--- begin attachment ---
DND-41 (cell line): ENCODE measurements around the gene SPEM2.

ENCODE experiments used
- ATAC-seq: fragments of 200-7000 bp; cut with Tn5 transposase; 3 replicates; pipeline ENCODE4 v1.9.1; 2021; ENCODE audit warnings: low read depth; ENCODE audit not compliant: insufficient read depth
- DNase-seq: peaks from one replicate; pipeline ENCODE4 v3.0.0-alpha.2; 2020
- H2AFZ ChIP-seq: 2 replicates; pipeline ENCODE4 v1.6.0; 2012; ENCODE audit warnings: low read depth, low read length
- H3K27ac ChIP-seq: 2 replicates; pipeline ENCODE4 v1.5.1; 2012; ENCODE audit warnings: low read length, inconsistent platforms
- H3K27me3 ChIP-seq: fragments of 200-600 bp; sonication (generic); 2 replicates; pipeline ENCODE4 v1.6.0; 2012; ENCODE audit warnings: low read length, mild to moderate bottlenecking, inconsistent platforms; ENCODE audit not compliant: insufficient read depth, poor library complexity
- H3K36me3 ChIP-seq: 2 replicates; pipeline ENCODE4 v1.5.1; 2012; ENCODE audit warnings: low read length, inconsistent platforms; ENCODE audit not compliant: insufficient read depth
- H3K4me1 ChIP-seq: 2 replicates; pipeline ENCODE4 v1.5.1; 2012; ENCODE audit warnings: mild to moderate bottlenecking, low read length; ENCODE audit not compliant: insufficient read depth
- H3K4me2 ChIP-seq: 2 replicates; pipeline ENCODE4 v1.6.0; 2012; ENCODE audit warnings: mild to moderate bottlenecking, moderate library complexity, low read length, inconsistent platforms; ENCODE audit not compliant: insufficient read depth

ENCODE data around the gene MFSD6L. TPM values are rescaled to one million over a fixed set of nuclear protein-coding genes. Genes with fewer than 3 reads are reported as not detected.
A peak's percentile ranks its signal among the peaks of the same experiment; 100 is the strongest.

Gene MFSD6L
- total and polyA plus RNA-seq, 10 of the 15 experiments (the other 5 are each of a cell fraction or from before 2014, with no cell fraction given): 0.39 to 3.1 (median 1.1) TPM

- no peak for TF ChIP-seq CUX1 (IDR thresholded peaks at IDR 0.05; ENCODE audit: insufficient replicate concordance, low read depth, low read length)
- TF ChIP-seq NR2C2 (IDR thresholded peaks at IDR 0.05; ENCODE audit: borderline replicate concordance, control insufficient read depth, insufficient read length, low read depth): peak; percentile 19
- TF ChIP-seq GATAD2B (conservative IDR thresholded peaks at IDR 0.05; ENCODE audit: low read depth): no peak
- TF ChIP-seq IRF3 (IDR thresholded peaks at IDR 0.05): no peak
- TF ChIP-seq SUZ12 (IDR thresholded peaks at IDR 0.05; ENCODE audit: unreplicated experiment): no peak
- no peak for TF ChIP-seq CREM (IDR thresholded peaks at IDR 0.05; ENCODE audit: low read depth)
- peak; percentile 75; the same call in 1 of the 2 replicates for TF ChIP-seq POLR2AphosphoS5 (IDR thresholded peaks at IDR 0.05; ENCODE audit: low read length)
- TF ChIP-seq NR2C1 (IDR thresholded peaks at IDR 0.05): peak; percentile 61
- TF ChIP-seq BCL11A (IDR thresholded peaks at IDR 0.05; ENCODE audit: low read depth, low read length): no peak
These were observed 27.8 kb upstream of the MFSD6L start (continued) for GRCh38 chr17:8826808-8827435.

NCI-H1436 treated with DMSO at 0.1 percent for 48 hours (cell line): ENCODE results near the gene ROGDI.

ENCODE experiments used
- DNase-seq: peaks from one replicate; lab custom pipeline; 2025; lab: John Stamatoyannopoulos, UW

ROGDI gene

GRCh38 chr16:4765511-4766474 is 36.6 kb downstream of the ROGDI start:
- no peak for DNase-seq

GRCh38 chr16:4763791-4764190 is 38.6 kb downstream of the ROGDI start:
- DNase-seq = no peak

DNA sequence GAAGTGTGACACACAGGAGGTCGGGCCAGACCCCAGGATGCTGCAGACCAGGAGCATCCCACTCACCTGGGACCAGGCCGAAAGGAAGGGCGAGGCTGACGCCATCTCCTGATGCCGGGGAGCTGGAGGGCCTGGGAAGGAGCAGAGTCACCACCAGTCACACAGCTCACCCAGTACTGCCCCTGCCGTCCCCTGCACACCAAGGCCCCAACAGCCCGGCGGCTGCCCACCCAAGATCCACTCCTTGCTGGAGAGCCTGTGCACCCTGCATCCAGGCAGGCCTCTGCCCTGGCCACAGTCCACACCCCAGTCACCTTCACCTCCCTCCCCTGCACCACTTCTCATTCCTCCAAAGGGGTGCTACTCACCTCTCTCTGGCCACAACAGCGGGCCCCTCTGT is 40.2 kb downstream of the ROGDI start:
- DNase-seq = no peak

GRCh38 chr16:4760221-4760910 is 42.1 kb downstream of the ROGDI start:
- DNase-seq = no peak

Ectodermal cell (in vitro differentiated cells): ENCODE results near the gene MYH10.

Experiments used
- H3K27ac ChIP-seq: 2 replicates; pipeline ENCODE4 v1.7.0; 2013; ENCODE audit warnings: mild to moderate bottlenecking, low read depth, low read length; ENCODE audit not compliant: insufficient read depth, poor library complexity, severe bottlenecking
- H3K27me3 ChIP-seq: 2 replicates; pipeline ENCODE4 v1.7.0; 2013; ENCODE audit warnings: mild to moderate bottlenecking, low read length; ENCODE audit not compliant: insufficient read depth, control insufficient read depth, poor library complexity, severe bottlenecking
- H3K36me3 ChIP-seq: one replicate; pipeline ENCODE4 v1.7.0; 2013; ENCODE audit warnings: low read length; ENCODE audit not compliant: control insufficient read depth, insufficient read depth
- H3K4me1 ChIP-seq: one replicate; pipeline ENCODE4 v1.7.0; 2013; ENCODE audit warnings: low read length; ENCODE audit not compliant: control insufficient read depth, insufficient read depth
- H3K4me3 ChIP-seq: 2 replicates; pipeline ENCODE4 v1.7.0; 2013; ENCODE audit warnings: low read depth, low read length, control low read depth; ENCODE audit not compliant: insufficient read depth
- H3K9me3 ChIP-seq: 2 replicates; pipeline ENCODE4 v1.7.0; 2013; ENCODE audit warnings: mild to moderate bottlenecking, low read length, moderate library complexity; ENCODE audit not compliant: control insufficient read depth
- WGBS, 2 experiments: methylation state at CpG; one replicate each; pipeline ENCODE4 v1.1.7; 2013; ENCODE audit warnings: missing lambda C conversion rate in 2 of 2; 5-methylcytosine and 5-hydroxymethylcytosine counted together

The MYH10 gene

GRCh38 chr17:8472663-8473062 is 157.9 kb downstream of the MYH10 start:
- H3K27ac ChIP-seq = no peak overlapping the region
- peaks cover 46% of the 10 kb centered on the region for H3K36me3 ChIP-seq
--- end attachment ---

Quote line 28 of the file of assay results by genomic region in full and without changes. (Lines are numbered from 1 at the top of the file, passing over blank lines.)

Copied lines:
ROGDI gene